Scholarship and Transformative Education in Prisons


The Benefits Of College Education In Prison: 

College education in prison benefits the students who take classes as well as correctional officers, corrections systems, family members of those who are in prison, communities/neighborhoods hardest hit by mass incarceration, and tax payers.

  • Higher education programs improve prison environments, translating into fewer disciplinary infractions and a safer workplace for corrections officers[1]
  • A RAND meta-analysis found that people in prison who participated in structured education while incarcerated were 43% less likely to recidivate than those who did not[2]
  • Research shows that an investment in education for incarcerated people saves money:
  • For every $962 spent on academic education in prisons, taxpayer’s costs for criminal justice are reduced by $5,306[3]
  • Effective correctional education in prisons saves taxpayer dollars: $18,821 is saved for every person in prison who successfully completed prison education programming[4]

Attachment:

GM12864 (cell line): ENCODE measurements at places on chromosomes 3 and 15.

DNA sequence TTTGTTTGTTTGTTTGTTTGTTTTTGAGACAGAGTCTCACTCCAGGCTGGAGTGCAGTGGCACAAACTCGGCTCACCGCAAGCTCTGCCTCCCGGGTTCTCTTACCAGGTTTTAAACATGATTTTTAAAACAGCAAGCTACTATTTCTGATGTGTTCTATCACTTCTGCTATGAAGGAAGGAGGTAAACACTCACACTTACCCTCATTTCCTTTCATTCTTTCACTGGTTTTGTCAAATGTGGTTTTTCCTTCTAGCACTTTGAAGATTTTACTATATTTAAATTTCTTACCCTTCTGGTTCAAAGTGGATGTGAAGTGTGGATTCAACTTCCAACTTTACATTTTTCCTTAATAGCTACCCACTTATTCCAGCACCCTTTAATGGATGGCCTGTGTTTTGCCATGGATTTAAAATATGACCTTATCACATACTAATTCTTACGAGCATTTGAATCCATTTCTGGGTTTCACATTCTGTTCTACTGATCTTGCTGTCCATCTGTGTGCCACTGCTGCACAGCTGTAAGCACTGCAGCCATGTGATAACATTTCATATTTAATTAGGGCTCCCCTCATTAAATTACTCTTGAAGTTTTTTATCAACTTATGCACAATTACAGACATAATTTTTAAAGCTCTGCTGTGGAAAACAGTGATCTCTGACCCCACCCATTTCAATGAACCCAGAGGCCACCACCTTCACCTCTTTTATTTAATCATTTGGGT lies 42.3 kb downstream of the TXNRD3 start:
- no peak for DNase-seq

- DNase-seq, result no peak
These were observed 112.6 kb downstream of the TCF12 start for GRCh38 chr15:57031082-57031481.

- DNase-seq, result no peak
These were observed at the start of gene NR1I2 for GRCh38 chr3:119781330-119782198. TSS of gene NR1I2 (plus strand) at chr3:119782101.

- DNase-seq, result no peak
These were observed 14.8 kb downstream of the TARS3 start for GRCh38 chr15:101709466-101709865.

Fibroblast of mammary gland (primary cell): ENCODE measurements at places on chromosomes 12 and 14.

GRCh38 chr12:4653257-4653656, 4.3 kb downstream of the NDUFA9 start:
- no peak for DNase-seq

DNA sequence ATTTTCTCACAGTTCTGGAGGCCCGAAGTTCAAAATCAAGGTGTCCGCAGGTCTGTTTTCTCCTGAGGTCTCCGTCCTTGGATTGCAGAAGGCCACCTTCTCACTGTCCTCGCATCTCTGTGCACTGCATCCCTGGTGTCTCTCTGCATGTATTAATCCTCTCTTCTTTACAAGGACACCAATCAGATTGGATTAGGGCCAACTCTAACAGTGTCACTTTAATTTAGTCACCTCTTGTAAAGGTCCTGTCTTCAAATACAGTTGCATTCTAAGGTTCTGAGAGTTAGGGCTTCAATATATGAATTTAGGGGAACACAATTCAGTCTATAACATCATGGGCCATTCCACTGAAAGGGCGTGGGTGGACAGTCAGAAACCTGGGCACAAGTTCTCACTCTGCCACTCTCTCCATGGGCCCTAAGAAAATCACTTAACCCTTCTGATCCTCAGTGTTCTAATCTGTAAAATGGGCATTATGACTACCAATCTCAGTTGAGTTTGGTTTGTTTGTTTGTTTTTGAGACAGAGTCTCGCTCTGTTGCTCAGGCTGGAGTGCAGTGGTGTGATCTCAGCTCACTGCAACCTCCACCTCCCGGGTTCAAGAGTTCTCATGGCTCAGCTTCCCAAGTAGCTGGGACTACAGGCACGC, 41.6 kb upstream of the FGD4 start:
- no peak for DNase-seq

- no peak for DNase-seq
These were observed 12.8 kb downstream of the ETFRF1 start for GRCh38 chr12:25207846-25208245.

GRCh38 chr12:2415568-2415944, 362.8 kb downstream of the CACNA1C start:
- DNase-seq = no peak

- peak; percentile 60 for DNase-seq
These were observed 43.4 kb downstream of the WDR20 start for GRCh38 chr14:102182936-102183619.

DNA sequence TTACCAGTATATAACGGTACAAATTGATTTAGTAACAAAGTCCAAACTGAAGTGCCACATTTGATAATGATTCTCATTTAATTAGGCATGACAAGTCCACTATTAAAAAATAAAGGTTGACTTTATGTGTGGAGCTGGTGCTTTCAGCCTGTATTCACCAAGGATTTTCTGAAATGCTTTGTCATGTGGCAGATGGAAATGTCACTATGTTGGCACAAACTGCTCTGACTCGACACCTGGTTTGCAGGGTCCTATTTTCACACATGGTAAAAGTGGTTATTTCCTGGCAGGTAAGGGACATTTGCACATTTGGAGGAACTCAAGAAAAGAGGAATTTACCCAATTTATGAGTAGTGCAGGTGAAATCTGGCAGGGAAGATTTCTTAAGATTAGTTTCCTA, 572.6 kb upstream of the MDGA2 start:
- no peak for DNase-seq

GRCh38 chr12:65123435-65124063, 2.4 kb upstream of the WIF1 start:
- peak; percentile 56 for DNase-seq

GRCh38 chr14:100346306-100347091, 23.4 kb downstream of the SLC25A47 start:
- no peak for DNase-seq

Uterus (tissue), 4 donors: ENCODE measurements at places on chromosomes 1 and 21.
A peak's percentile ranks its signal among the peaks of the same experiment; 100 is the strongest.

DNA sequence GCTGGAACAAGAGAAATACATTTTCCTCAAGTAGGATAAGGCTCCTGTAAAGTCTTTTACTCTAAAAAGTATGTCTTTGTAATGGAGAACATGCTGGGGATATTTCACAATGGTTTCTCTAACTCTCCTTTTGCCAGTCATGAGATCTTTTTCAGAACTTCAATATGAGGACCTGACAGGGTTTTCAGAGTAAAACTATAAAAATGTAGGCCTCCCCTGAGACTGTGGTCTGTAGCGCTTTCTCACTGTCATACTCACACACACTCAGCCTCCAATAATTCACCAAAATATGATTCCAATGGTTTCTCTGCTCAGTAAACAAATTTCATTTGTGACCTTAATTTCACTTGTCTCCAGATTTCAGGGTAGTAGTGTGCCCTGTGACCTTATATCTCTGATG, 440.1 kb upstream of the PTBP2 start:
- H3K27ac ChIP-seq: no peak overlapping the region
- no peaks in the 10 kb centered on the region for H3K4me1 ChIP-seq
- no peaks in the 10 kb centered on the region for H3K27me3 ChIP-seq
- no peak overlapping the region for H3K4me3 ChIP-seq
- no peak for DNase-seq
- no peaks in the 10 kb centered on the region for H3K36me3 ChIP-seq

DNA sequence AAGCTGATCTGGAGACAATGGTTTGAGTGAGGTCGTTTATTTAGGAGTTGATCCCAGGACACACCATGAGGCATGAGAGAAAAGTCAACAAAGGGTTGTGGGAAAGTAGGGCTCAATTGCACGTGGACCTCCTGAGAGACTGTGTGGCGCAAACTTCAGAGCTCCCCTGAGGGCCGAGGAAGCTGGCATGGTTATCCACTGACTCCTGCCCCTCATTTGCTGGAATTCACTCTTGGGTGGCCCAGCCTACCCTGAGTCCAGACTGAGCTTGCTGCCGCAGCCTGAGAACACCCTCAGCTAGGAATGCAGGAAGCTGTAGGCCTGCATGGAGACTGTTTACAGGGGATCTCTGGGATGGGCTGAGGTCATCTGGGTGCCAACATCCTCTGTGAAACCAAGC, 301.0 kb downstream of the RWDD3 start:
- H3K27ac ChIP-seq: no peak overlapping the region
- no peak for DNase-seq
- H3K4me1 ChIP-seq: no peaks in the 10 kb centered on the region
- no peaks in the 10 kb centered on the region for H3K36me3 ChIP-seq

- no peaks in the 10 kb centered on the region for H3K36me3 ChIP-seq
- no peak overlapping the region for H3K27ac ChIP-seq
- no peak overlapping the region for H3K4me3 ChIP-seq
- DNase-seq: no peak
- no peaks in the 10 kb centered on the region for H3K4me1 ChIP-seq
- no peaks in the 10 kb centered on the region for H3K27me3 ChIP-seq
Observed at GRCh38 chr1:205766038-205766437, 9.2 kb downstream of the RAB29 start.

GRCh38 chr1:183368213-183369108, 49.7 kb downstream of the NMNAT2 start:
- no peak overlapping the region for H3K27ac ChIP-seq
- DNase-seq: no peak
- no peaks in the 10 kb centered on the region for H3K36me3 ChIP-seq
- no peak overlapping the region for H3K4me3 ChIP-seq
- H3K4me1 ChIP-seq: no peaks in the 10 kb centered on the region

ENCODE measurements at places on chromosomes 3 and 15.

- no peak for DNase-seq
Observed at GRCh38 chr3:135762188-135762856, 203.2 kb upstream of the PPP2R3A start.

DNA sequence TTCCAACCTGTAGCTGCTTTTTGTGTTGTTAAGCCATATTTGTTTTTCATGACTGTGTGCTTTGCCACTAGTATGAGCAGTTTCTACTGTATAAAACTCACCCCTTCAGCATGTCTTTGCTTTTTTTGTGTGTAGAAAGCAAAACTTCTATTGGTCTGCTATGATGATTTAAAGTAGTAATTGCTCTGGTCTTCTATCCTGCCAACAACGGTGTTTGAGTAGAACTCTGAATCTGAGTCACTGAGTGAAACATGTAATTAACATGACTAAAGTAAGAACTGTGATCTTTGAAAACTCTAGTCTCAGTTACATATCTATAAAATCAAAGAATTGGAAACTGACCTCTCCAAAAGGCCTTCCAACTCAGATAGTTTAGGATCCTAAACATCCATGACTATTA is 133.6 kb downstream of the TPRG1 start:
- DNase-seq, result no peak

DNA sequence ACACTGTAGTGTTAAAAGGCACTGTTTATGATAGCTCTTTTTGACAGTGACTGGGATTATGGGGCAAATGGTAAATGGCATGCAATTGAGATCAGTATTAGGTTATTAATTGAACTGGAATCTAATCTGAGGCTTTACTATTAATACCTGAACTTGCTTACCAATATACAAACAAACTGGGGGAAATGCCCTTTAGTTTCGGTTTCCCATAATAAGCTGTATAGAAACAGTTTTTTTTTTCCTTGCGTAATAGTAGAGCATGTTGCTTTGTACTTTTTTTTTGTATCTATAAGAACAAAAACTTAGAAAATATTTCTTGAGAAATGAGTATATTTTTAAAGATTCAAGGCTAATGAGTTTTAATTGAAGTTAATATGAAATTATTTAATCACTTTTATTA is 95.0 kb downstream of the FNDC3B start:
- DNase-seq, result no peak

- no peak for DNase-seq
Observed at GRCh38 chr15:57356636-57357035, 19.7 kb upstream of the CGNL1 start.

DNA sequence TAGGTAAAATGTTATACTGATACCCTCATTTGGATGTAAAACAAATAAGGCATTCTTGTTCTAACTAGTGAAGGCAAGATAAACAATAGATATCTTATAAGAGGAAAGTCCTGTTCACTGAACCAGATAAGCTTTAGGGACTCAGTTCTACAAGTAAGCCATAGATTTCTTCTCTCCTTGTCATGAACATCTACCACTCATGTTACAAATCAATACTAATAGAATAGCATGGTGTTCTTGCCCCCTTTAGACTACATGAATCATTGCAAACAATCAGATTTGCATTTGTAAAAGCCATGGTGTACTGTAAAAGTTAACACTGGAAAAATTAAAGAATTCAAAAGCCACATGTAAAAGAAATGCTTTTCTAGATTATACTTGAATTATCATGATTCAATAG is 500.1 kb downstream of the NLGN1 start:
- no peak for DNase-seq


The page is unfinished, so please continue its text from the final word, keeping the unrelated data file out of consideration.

• College Education increases people’e economic opportunities as educational attainment is the most important social characteristic predicting earnings:
    • Lifetime earnings increase for people with higher education over those with a HS diploma: 261K with some college; 442K with an AA degree; 1,051,000 with a BA degree
  • College Education in prison provides students with the opportunity to gain tools to prepare for their eventual release and contributes to the rehabilitative potential of a prison sentence

College education in prison produces positive outcomes system-wide: fewer victims of crime, less money in the long-term spent on incarceration, an increased tax-base generated by employable returning citizens, and safer, stronger communities at large.

[1] The Urban Institute’s 2009 report, “The Effects of Postsecondary Correctional Education” http://files.eric.ed.gov/fulltext/ED508247.pdf).

[2] RAND Corporation’s 2013 Report, “Evaluating the Effectiveness of Correctional Education” http://www.rand.org/content/dam/rand/pubs/research_reports/RR200/RR266/RAND_RR266.pdf

[3] Brazzell, et al., From the Classroom to the Community, p. 19.

[4]Aos, et al., Washington State Institute for Public Policy, July 2011.